Next, make a linear pattern (ex: square, square, circle, square, square, circle) and ask your child to add the next shape when you get to the end of it.

Continue taking turns to add more to the pattern until all the shapes are used. If the first pattern is a success, you might want to make a second, third, or fourth pattern for even more fun practice!

5) Detective Role Play

Young boy searching clues from a book with a magnifying glass

What You’ll Need:

  • Crayons
  • Notebook

What To Do:

Select any two objects from around your home that have the same shape but look different. Don’t tell your child what they are yet.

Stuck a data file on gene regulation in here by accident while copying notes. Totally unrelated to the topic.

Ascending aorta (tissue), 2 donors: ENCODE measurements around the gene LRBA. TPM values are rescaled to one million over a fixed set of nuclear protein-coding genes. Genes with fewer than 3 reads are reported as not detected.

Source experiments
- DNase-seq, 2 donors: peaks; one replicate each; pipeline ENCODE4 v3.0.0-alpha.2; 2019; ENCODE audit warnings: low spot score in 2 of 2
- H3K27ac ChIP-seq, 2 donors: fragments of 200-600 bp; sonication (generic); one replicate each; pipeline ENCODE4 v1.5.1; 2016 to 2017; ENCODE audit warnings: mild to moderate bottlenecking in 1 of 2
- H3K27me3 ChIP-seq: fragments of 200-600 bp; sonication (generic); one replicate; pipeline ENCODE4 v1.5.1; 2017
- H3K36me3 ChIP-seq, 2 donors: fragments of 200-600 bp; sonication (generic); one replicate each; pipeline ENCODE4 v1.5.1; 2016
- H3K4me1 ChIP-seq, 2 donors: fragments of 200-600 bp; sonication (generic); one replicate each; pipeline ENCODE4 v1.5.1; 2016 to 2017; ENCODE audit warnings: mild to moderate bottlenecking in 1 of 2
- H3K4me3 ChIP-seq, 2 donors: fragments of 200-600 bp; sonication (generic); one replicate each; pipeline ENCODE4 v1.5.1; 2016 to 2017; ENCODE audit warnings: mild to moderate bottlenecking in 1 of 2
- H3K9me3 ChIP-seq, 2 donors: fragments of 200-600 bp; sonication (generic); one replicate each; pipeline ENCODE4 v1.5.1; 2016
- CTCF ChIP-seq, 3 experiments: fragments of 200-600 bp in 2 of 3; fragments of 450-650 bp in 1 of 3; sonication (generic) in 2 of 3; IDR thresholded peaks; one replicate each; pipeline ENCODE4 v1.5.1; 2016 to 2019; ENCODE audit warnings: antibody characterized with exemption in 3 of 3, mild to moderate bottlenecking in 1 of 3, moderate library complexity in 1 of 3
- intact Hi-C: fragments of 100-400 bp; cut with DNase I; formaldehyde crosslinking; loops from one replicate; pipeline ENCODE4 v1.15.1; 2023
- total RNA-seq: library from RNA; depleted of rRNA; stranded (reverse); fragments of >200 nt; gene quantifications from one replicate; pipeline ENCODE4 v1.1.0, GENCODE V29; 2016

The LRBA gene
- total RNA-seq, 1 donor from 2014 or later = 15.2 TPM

Then explain to them that they are a detective and need to solve an important shape mystery. Give your child some clues about the shape of the object so that they can solve the mystery. For example, “It has three sides.”

When your child feels confident that they know what the object is, ask them to draw it in their detective notebook.

Now give them clues for the second object. After finding and drawing it into their notebook, it’s time to evaluate the two different items. Discuss how many other objects have the same shape.

Play the game again with another shape. You can also head outside to search for shapes around the neighborhood!

Here’s more on this fun game.

6) Make A Shape Collage

What You’ll Need:

  • Two sheets of white paper
  • Two colored sheets of paper
  • Scissors
  • Glue stick

What To Do: